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Chemistry, Materials & Packaging
Food Industry Says Sayonara to Single-Use Plastics

The war against single-use plastics rages on as even more brands rise to the challenge of creating a plastic-free future. Online food delivery companies Just Eat and Deliveroo are the latest businesses to hop aboard the sustainable packaging bandwagon.

The war against single-use plastics rages on as even more brands rise to the challenge of creating a plastic-free future.

Online food delivery companies Just Eat and Deliveroo are the latest businesses to hop aboard the sustainable packaging bandwagon.

Instead of automatically supplying each customer with plastic cutlery, straws and condiment packets, both brands are now allowing customers to opt out of these options. The move, which was prompted by a recent survey that found that 74 percent of consumers would prefer their takeout without unnecessary plastic cutlery, and could help the companies cut down their plastic footprints considerably.

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“Many of the plastics polluting our oceans are byproducts of food and drink consumption. As the market leader in online food delivery, we are using our influence to drive more environmentally friendly behavior among our restaurant partners and customers,” said Graham Corfield, Managing Director of Just Eat.

In addition to making single-use plastic packaging optional, Just Eat has partnered with Skipping Rocks Lab to trial edible and biodegradable seaweed-based sauce packets. The group is also working with the Sustainable Restaurant Association (SRA) to develop resources to help its 28,000 restaurant partners reduce their reliance on plastic.

According to Andrew Stephed, CEO of the SRA, the restaurant industry has an important role to play in shifting consumer behavior and there is a “huge opportunity for the restaurant sector to make a massive impact.”

“Just Eat is showing great leadership by announcing this initial package of measures, but also committing to spearhead longer-term changes that will have a hugely positive impact on the industry and the environment,” Stephed said.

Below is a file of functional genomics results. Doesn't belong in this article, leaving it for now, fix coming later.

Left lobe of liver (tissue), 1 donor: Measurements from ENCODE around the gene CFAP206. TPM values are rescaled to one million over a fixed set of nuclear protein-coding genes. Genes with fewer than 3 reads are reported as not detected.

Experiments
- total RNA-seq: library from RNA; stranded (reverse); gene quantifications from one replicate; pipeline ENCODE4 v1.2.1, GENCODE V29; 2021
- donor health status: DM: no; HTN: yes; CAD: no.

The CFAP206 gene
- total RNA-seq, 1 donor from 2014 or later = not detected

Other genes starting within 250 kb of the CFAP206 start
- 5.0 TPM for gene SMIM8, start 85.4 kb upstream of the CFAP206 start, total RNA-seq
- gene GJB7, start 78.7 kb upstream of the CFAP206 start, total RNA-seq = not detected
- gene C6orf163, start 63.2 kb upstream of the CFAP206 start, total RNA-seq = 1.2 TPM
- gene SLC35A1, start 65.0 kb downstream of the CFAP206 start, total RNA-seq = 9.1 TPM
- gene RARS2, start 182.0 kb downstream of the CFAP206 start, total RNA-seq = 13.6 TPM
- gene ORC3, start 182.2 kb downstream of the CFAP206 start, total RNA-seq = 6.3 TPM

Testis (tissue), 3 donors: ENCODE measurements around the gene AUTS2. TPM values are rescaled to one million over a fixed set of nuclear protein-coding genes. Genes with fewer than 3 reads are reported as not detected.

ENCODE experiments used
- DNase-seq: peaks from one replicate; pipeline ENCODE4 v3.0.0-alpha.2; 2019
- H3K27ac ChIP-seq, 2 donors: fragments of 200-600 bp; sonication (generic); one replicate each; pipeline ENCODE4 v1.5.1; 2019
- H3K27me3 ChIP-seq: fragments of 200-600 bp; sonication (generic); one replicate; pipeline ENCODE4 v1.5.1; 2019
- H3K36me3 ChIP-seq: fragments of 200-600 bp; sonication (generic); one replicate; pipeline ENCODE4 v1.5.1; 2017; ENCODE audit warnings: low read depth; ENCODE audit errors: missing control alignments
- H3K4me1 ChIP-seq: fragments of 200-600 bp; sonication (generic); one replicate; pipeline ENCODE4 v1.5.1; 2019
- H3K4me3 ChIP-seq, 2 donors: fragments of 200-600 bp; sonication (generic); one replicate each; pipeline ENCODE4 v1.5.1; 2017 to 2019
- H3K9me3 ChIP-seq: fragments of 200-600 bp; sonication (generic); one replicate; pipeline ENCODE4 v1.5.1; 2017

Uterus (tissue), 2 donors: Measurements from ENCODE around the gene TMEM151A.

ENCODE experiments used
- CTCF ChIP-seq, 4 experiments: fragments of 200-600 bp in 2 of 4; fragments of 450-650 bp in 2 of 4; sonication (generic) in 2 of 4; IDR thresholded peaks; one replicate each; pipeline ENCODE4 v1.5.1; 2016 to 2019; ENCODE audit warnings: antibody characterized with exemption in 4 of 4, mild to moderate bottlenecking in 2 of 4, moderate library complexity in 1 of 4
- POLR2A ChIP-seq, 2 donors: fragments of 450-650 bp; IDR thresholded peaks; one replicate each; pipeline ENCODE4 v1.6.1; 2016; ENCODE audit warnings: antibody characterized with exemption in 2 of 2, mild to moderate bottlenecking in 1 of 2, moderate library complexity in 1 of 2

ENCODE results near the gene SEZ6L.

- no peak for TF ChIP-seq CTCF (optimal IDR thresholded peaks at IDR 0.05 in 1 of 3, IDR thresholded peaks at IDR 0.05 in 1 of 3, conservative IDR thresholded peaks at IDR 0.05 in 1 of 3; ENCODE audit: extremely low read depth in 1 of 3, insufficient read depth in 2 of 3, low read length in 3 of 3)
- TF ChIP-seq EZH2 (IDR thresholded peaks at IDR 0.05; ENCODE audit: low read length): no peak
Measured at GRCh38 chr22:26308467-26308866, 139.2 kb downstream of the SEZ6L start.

Deliveroo will also begin working with manufacturers to produce more sustainable alternatives to plastic packaging and overhaul its in-house packaging store with a new range of recyclable and biodegradable options that make it easy and cost-effective for restaurants to make the switch.

“Deliveroo wants to transform the way people eat, ensuring everybody can have great food when and where they want it, and we want them to enjoy meals that are sustainably delivered and packaged,” said Will Shu, CEO and founder of Deliveroo.

“As a company, we are determined to help contribute to efforts to reduce the amount of plastic we all use in society and deliver real, tangible changes that will help our environment. We know this is only the start. We will be working with our restaurant partners and customers to address this long-term challenge that matters to all of us here at Deliveroo.”

Following in the recent footsteps of British supermarket chain The Co-operative, Unilever's popular PG Tips brand has announced that all of its tea bags will now be plastic-free and 100 percent biodegradable.

Unbeknownst to most consumers, most tea bags contain polypropylene, which is used to help seal them shut. PG’s new tea bags will now be made with 100 percent renewable and biodegradable cornstarch.

The new plastic-free tea bags are being rolled out in supermarkets this week in an initial trial. By the end of 2018, the brand intends to move all of its tea bags over to the new plant-based material.

“Tea is the most consumed beverage in the UK, with nine billion PG Tips tea bags sold every year,” said Noel Clarke, VP of Refreshment at Unilever. “Our latest move maintains the same great taste of our tea whilst minimizing our environmental impact.”

This isn’t Unilever’s first foray into plant-based materials. The company has been researching sustainable alternatives for PG Tips for years and has already transitioned its ranges in Canada, Indonesia and Poland away from conventional, plastic-laced bags.

Meanwhile, a supermarket in the Netherlands is setting a new standard for the food industry in what is being called a “landmark” moment in the global movement to eliminate plastic pollution.

Inspired by the Plastic-Free Aisle campaign launched by UK grassroots organization A Plastic Planet, Dutch grocery chain Ekoplaza has opened Europe’s first plastic-free popup store in Amsterdam, which will stock over 700 plastic-free products, including yogurt, cereal, produce, snacks, meat and more. The products are packaged using compostable or recyclable materials such as glass, metal and cardboard will not be any more expensive than plastic-wrapped goods.

In addition to its Amsterdam store, Ekoplaza intends to replicate the plastic-free aisle in all 74 of its branches by the end of this year. A second store in The Hague is already in the works and is expected to be complete by June.

Earlier this year, The Guardian published an investigation into supermarket plastics, which revealed that supermarkets in the UK produce one million metric tons of plastic waste a year. In a bid to reduce this impact, A Plastic Planet has campaigned for grocery retailers to offer a plastic-free aisle. In addition to reducing the use of plastic, the aisles will also serve as a “testbed” for new compostable biomaterials, as well as traditional materials including glass, metal and cardboard.

“There is absolutely no logic in wrapping something as fleeting as food in something as indestructible as plastic. Plastic food and drink packaging remains useful for a matter of days yet remains a destructive presence on the Earth for centuries afterwards,” Sutherland added.